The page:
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The Ghost Forest's Haunting Histories 

The Ghost Forest

The Ghost Forest

Likely to become a classic, Greg King's first solo book The Ghost Forest is aptly titled — a must-read that deftly chronicles how 96 percent of California's old growth redwood forests fell to the saw.

The award-winning journalist begins his complex, multi-generational narrative with his own entry into environmental activism. In 1986, while researching logging for The Paper in his hometown of Guerneville, King visits Humboldt County, meets forest defender Darryl Cherney, and sees clear-cuts first-hand. The year before, Charles Hurwitz, the new owner of Pacific Lumber, had completed a hostile takeover of the company, tripling the liquidation of its old growth. Appalled, King joins Earth First! and becomes a forest defender, participating in protests, tree sits and a failed attempt to hang a banner from the Golden Gate Bridge. That story ends bittersweetly: Ultimately the state and federal governments buy and protect Headwaters Forest, but fellow activist Judi Bari and Cherney fall victim to a car bombing and then, in a bizarre twist, are framed by the Oakland Police and the FBI for supposedly transporting the very bomb meant to kill them. Bari and Cherney successfully sue both entities, but no one is ever caught and charged for the crime, and Bari dies of breast cancer before the case is resolved.

King mirrors that narrative with the history of how wealthy financiers fraudulently obtained vast tracts of old growth redwood all over Northern California by abusing a federal homesteading law, allowing public lands to flow into private hands at minimal cost. King then tells how government became a cheerleader for clear cutting, creating laws to limit destructive logging practices but then turning a blind eye to environmental devastation. The California Department of Forestry (CDF), established in 1973, would approve almost any Timber Harvest Plan (THP) regardless of how it violated the law; tasked with protecting the environment, CDF failed to do so until it was sued by the Environmental Protection and Information Center (EPIC). In a series of landmark judgments that blocking THPs, enough political pressure was finally exerted to force CDF to enforce the Endangered Species Act. Ultimately Hurwitz was prevented from legally logging in the Headwaters.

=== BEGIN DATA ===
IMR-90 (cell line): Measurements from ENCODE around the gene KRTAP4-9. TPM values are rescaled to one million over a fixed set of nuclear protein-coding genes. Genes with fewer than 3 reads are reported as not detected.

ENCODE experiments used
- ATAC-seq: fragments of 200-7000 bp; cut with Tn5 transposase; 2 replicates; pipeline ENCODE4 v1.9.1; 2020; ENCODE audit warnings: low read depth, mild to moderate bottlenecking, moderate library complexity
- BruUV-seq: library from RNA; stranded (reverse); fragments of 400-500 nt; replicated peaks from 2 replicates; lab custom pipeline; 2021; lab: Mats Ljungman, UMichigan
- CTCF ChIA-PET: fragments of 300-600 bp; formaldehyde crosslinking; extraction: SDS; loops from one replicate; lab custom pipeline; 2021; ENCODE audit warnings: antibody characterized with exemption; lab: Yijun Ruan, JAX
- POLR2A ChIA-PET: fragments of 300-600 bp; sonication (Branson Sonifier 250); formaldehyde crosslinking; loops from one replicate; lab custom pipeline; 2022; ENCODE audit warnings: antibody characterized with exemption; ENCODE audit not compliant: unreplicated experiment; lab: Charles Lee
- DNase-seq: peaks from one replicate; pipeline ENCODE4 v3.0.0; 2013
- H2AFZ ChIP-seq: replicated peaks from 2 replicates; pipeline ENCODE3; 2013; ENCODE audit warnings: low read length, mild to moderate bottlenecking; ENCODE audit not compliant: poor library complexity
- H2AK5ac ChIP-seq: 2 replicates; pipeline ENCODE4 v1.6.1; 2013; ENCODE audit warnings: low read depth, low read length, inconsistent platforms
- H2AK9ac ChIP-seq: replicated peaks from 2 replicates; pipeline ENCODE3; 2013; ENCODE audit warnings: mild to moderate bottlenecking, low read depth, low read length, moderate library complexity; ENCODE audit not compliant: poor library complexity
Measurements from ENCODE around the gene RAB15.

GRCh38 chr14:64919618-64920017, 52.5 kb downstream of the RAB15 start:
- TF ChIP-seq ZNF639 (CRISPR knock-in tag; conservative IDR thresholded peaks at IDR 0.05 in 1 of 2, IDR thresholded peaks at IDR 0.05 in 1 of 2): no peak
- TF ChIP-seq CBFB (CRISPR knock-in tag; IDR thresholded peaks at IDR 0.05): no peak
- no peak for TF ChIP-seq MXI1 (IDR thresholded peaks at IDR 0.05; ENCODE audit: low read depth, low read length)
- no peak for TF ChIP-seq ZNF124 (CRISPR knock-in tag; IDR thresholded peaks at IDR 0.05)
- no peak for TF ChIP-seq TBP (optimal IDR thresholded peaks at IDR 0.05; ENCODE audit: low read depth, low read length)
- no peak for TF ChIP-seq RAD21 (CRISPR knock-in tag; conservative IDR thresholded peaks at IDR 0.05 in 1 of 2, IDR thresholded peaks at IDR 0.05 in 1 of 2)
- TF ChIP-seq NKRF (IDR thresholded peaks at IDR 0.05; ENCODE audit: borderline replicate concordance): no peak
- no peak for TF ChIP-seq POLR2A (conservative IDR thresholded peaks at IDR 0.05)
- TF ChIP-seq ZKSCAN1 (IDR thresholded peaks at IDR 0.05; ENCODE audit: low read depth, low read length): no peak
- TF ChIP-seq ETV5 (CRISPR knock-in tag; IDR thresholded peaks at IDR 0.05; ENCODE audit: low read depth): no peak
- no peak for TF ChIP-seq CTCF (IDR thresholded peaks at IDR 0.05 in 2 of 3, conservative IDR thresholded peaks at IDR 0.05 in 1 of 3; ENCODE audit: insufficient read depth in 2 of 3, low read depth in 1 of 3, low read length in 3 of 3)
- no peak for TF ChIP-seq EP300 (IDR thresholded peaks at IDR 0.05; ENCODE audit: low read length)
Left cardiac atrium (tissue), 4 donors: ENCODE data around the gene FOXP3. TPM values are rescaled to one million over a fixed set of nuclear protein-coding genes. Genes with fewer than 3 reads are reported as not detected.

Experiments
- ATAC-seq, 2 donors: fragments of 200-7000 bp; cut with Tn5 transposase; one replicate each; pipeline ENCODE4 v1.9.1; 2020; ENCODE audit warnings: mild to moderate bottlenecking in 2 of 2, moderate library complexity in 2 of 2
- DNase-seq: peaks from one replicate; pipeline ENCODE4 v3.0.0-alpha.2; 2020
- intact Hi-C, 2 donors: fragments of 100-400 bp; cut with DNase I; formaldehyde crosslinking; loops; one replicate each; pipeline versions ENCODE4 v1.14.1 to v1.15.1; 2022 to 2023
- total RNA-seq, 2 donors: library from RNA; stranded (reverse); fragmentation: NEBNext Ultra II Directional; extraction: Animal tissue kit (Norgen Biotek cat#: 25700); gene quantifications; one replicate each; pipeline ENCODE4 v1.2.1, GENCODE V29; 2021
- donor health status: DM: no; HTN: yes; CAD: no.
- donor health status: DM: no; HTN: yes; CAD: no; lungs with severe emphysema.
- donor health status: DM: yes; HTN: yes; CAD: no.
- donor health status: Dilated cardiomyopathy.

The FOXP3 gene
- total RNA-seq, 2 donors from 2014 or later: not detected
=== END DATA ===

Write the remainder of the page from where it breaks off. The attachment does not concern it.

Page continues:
King parallels the modern-day history of the Timber Wars with the early-20th century history of how a handful of wealthy white industrialists responded to the threat of environmental activism. Gathering at the Bohemian Grove in 1917, they created one of the first greenwashing organizations, Save the Redwoods League, which for decades helped timber companies liquidate old growth forests, buy timberland at inflated prices, and consistently lobby against efforts to create large parks to protect old growth. Even then, the league would purchase only small acreages of redwoods — often second growth façades to shield motorists from clear cuts. As if the false public face of environmental defense wasn't bad enough, King also describes how the organization's "progressive" leadership was tainted by eugenicists who applauded the Nazi regime for the Holocaust. In fact, one of the League's ardent financial supporters, Charles M. Goethe, established the Eugenics Society of Northern California. Over a period of 40 years, this organization led to more than 20,000 people in California being forcefully sterilized, many unknowingly.

The book is not all tragedy, however. King tells how the Sierra Club successfully lobbied for the creation of Redwood National Park, overcoming the roadblocks that Save the Redwoods League put in its way. Decades later, this action was echoed in the creation of the Headwaters Reserve, when the state and federal governments purchased 7,472 acres to protect it for perpetuity. Still, King argues these victories were Pyrrhic: Much more old growth could have been saved in the Redwood Creek watershed when Redwood National Park was established, and when the Headwaters Reserve was purchased, Sen. Dianne Feinstein, influenced by Save the Redwoods, wound up a terrible negotiator. The state and federal governments ultimately paid Charles Hurwitz about 10 times what the forest was worth.

In considering how California's old growth redwood forests were liquidated due to greed, corruption, influence peddling, violence and lies, King doesn't shy away from the tragedy of the destruction. But wielding sharp prose, essential research skills and an unblinking eye for both the horror of clear-cutting and the indescribable beauty of what remains, he also presents us with numerous people who embody courage, wisdom and grace in fighting against such destructive and corrupting influences. And he stands among them. For anyone concerned with the environment and its defense, this book is an essential read.

David Holper (he/him) served as the first poet laureate for the city of Eureka and is faculty emeritus from College of the Redwoods.

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